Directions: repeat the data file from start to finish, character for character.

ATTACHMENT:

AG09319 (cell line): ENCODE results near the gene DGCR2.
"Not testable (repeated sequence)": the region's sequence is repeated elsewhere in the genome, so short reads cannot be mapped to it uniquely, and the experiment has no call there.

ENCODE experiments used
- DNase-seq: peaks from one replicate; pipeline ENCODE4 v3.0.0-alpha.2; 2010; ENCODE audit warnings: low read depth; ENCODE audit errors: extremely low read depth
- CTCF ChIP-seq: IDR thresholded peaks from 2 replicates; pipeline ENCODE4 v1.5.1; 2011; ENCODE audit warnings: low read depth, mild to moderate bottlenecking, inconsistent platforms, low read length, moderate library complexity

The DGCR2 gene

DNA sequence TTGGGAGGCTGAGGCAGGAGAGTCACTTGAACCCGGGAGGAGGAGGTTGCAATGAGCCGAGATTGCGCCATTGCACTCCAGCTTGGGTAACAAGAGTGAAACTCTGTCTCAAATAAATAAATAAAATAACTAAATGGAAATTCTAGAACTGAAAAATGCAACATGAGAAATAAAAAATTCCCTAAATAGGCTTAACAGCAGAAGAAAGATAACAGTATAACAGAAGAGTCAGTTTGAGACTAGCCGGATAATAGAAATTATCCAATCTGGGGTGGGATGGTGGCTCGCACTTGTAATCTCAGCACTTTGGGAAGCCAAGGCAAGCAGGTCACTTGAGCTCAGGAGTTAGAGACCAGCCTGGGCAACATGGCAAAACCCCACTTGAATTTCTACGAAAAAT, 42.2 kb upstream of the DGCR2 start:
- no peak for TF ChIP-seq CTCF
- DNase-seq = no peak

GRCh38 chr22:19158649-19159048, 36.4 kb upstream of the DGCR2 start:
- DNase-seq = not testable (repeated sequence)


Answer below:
AG09319 (cell line): ENCODE results near the gene DGCR2.
"Not testable (repeated sequence)": the region's sequence is repeated elsewhere in the genome, so short reads cannot be mapped to it uniquely, and the experiment has no call there.

ENCODE experiments used
- DNase-seq: peaks from one replicate; pipeline ENCODE4 v3.0.0-alpha.2; 2010; ENCODE audit warnings: low read depth; ENCODE audit errors: extremely low read depth
- CTCF ChIP-seq: IDR thresholded peaks from 2 replicates; pipeline ENCODE4 v1.5.1; 2011; ENCODE audit warnings: low read depth, mild to moderate bottlenecking, inconsistent platforms, low read length, moderate library complexity

The DGCR2 gene

DNA sequence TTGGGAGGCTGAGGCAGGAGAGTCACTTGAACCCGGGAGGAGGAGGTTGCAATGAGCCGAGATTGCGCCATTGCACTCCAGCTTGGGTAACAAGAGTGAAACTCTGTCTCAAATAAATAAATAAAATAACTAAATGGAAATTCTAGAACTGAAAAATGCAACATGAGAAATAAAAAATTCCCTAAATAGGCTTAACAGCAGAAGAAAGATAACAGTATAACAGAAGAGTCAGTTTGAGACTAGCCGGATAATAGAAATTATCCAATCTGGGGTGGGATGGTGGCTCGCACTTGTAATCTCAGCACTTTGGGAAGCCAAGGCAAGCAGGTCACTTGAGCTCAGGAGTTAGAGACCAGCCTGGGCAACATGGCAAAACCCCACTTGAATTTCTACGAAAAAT, 42.2 kb upstream of the DGCR2 start:
- no peak for TF ChIP-seq CTCF
- DNase-seq = no peak

GRCh38 chr22:19158649-19159048, 36.4 kb upstream of the DGCR2 start:
- DNase-seq = not testable (repeated sequence)